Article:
Ethics Opinions from the Bar Association of San Francisco
INFORMAL OPINION 1973-14
If any portion of a fee or advance retainer received by an attorney or law firm would be refundable to the client if the work contemplated were for any reason not completed, the sum must be deposited in the client's trust fund (CTF). Withdrawals should be made from the CTF only as portions of the fee in fact earned within the terms of the fee arrangement, express or implied. No exception may be made in the rule merely because an advance retainer is small in amount. The sole test is refundability in the event the work for any cause is not completed.
A client provides his attorney with a retainer to serve as advance payment for attorney services and costs and disbursement which may be incurred with the understanding that should the retainer exceed the cost of the work or if, for any reason, the work is not completed, unearned amounts of the retainer are to be refunded to the client.
Must the attorney deposit the retainer in a trust account or may he place the funds in his general account?
Rules of Professional Conduct of the State Bar of California, Rule 9 (Deering's California Codes, Rules Annotated), and American Bar Association, Code of Professional Responsibility, Canon 9, and Disciplinary Rule 9-102 fix the general requirements attending such retainers.
RPC, Rule 9, prohibits commingling of money or other property of a client with that of a member of the State bar. The pertinent portion of the rule is as follows:
ABA, CPR, Canon 9, states that:
ABA, Ethical Consideration 9-5 provides that:
DR 9-102 entitled "Preserving Identity of Funds and Property of a Client" requires that funds of clients paid to a lawyer or law firm other than advances for costs and expenses shall be deposited in one or more identifiable bank accounts maintained in the state in which the law office is situated and no funds belonging to the lawyer or law firm shall be deposited therein except as follows:
Leading decisional authority is found in Black v. State Bar , 57 C2d 219, 226 (1962). Construing CPR, Rule 9, the opinion states:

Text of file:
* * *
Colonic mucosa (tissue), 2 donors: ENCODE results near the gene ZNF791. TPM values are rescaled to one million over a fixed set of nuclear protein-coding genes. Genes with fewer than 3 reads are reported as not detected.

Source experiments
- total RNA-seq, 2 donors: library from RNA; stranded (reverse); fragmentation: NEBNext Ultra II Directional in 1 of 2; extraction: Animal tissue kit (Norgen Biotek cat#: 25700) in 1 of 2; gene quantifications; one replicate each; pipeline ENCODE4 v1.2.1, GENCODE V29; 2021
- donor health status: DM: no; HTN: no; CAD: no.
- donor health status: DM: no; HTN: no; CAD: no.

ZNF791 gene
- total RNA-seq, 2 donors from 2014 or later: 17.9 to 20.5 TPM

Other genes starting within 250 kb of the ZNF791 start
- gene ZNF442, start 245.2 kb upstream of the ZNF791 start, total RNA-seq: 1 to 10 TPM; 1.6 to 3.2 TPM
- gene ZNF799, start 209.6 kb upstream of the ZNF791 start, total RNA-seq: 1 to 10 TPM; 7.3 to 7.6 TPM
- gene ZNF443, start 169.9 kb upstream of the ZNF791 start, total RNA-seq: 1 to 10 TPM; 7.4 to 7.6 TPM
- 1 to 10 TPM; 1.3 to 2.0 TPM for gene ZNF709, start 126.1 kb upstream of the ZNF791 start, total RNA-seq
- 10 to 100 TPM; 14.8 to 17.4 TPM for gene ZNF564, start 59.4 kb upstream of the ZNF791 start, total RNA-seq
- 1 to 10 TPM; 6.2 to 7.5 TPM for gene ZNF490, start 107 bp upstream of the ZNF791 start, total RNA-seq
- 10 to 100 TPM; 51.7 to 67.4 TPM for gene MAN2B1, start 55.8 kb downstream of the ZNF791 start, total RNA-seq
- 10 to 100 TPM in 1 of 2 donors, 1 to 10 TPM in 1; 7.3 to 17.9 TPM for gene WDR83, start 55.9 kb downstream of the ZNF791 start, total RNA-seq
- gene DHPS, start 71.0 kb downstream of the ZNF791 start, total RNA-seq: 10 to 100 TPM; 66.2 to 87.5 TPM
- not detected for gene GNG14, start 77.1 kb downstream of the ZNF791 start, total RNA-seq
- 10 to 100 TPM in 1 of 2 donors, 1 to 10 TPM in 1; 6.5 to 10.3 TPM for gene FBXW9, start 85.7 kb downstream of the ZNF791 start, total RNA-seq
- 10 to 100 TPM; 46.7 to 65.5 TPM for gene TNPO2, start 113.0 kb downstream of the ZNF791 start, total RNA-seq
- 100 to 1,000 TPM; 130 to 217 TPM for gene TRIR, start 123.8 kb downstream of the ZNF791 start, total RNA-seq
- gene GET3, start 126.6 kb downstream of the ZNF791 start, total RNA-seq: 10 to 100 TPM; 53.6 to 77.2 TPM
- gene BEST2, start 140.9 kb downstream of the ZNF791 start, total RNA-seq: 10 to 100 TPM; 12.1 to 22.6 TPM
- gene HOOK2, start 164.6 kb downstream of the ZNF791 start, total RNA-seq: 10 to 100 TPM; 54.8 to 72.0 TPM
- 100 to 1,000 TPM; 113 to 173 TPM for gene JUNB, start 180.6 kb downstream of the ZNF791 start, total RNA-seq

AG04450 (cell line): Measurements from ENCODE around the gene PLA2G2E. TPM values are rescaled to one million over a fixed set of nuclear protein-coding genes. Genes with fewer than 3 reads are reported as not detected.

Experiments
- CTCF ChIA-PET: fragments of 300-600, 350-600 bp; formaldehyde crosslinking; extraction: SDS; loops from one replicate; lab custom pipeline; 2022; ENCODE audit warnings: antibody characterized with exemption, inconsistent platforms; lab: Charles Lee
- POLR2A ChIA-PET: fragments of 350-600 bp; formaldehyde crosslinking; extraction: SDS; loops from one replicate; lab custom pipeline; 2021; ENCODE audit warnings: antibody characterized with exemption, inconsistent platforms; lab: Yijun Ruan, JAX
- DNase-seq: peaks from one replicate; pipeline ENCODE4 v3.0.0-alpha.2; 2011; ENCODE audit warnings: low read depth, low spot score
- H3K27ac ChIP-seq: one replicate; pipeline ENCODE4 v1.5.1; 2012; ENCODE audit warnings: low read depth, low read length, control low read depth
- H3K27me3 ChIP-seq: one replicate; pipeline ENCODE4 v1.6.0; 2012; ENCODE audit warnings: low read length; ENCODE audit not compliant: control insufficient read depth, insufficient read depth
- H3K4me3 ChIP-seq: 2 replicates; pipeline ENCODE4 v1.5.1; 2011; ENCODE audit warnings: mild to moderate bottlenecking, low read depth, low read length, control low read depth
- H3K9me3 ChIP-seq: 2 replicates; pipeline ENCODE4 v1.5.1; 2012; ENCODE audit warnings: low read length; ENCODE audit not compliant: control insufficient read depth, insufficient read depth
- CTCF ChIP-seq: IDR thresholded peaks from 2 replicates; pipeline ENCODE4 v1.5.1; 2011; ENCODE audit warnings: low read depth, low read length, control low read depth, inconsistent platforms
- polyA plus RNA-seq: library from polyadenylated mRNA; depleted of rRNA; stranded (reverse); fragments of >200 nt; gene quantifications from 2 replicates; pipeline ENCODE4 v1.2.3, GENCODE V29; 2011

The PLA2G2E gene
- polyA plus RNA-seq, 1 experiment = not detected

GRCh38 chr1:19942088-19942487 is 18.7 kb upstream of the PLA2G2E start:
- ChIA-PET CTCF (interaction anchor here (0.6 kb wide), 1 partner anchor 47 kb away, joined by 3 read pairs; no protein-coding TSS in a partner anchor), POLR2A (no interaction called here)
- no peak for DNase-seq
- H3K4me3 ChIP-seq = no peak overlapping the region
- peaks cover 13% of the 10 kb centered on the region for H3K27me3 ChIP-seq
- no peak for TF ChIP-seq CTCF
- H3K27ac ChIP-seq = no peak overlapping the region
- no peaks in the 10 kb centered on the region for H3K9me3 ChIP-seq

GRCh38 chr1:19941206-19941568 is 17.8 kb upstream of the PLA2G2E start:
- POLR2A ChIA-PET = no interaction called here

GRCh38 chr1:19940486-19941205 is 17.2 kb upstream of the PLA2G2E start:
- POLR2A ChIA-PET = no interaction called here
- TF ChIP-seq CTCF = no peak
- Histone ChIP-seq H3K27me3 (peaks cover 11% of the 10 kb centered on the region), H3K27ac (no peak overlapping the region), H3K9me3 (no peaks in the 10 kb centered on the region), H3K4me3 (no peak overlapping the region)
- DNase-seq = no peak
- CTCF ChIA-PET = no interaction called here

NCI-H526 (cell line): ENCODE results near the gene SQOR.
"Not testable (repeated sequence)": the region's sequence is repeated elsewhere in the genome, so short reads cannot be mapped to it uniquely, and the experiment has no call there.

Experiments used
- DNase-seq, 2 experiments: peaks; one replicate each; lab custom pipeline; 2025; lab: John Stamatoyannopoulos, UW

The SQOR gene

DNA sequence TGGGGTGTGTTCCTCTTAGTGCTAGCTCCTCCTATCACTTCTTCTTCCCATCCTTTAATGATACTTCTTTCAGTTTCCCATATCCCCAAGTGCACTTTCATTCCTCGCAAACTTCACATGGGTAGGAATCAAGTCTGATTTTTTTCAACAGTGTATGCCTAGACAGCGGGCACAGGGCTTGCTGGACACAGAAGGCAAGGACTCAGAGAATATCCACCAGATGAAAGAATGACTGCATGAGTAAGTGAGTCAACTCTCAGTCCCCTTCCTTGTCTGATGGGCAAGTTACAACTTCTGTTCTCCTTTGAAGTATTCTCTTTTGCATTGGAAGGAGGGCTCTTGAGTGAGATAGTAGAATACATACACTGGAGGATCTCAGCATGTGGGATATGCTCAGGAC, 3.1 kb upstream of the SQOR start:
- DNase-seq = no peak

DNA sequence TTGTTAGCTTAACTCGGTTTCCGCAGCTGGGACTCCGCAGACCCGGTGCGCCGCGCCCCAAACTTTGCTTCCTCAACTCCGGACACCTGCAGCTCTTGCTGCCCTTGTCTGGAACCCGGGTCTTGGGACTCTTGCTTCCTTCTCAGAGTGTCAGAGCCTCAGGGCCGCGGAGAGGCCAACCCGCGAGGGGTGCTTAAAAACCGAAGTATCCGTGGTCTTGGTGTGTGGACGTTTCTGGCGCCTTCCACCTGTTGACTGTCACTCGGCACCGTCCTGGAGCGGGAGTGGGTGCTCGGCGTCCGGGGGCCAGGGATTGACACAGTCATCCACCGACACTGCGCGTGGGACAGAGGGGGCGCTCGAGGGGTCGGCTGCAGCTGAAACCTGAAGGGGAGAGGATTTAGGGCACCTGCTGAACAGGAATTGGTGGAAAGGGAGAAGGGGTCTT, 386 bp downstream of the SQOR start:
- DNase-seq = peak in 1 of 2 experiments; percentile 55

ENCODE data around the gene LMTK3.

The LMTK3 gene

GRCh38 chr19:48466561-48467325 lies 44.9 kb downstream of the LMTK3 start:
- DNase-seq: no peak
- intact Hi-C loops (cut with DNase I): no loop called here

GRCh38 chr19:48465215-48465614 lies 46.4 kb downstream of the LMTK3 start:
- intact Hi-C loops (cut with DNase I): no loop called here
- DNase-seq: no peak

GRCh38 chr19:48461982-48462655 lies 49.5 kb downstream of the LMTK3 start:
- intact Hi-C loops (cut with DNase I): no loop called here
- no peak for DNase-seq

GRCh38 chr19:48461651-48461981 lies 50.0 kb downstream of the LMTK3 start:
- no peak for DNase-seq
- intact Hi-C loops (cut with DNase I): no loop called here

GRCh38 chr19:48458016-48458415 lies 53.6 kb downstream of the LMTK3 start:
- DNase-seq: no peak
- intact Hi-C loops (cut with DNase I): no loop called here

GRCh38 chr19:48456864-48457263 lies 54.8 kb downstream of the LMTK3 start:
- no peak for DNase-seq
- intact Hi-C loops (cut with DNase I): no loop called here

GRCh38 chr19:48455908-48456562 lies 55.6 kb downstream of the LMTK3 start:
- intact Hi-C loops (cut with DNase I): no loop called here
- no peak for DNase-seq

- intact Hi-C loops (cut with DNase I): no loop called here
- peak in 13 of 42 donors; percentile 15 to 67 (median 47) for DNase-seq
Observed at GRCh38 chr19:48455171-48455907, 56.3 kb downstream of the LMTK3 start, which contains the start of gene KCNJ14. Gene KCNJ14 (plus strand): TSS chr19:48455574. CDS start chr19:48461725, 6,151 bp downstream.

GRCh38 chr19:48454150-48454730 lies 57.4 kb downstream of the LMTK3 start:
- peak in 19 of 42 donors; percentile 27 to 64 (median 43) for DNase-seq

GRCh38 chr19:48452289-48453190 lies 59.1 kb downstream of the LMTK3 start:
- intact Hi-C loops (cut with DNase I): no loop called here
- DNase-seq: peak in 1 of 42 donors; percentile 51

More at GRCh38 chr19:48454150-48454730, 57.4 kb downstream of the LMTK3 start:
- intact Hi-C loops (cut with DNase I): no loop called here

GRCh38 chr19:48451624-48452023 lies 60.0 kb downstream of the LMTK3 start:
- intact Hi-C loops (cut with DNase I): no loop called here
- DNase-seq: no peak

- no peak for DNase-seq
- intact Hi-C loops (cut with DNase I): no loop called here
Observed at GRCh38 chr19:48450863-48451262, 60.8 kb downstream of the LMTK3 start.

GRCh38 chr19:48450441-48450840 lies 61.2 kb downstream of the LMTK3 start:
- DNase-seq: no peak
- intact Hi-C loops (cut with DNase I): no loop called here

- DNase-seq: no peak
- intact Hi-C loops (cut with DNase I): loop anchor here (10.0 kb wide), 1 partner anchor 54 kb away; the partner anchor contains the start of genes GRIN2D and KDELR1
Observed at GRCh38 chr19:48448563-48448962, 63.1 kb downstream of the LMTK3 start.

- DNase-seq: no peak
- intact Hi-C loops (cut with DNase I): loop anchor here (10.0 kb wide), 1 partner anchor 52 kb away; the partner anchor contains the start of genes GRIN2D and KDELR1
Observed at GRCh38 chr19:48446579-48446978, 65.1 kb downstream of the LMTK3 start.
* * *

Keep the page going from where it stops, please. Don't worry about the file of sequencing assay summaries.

The factual question presented in this opinion is whether the client's retainer constitutes funds of the client or funds of the attorney. Since the understanding is that any unused portion of the retainer is to be returned to the client, it necessarily follows that the retainer fund belongs to the client and not to the attorney until it has been earned. Accordingly, it appears that any deposit of such a retainer in the attornev's general account involves commingling and is in express violation of both RPC, Rule 9, and CPR Canon 9.
It should be noted that violation of the ethics rules above cited does not depend upon a misappropriation of the client's funds, but only the commingling of the client's money with the attorney's by failure to deposit and manage the client's money in the manner designated by the rules. This issue was specifically decided in Vaughn v. State Bar, 6 CM 847, 858 (1972). It should be further noted that where the attorney withdraws from his trust account funds less than his earned fees thereby allowing portions of his earned fees to remain mixed with the funds of the client, the attorney is also guilty of commingling.
The Black case , supra , indicates that the separation of the attorney's funds from those of his client should take place "at the earliest reasonable time after his own interest became [becomes] fixed. "
Townsend v. State Bar , 36 C2d 631 (1951) presents an interesting application of Rule 9 to a contingency fee case. The attorney deposited his client's recovery in his trust account. The attorney was entitled to 40% of the recovery in keeping with his retainer agreement. The court dismissed a complaint by the client under Rule 9 and based upon the fact that the attorney had not removed his fee from the trust account. The client had disputed the amount of the fee, and, therefore, the attorney was not only justified, but was required to leave all trust funds intact.
No case was found which predicated application of the Rules of Ethics on the amount of the retainer. The only operative factor is whether the retainer constitutes funds belonging to the client. Accordingly, a retainer of $500 or less which must be earned by the attorney should be deposited in a trust account. The rules and the case law, therefore, present serious practical considerations, particularly for law firms where a relatively large number of small retainers are received everyday. The rule appears to demand that all such retainers be immediately deposited in trust accounts and when portions have been earned as fees they must immediately be withdrawn. The only guide as to withdrawal is "a reasonable time after the attorney's interest becomes fixed". Accounting problems can be burdensome.
A possible solution in avoidance of the problem would be an understanding or agreement with the client that the initial retainer (where the amount is relatively small and commensurate with services to be performed reasonably current with the receipt of the retainer) will not be refundable, but will be applied toward the work in process. The retainer immediately becomes the property of the attorney upon his receipt of it. An advance of a large sum of money for services to be rendered ordinarily will be the clear subject of a trust fund deposit.
All opinions of the Committee are subject to the following disclaimer:
In using these opinions you should be aware that subsequent judicial opinions and revised rules of professional conduct may have dealt with the areas covered by these ethics opinions.